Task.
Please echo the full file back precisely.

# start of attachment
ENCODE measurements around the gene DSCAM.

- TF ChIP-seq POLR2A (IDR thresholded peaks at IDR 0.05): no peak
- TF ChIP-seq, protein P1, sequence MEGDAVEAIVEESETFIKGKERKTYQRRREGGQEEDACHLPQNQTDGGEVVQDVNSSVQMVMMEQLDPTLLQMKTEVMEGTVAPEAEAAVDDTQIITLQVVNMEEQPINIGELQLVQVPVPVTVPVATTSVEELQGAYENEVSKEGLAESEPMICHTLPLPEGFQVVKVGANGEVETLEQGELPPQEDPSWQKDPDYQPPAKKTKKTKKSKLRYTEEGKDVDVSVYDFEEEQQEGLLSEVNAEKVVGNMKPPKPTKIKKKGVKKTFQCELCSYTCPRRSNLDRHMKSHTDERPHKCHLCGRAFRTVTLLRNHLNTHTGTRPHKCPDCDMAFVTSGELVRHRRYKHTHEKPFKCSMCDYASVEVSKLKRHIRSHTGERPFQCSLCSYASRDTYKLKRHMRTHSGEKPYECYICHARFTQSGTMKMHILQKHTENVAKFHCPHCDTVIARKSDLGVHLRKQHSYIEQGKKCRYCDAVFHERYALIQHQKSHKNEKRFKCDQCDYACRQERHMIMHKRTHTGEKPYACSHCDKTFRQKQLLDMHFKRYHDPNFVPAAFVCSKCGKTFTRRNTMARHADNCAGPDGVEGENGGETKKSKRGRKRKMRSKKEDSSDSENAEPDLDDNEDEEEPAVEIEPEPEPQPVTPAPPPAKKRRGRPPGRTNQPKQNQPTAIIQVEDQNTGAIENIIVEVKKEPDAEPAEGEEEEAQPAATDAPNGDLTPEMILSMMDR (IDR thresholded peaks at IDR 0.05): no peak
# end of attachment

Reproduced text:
ENCODE measurements around the gene DSCAM.

- TF ChIP-seq POLR2A (IDR thresholded peaks at IDR 0.05): no peak
- TF ChIP-seq, protein P1, sequence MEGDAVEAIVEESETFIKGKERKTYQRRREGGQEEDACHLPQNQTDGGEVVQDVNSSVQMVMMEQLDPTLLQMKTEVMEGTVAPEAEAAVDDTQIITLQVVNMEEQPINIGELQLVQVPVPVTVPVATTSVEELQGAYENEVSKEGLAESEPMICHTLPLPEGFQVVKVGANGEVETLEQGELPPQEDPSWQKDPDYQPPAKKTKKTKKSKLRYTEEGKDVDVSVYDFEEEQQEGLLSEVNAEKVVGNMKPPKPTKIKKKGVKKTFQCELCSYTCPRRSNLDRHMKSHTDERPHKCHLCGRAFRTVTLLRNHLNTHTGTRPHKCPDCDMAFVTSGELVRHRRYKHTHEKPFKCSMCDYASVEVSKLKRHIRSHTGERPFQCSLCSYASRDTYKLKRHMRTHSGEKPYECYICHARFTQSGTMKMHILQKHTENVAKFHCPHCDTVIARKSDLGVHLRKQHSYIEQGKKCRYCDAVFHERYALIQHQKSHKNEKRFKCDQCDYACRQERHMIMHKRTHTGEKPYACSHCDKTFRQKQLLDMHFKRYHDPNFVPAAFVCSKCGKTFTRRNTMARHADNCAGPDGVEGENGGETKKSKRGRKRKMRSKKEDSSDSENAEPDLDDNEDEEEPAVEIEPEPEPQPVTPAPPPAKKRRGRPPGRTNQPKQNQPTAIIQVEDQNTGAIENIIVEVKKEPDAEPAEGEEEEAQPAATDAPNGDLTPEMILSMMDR (IDR thresholded peaks at IDR 0.05): no peak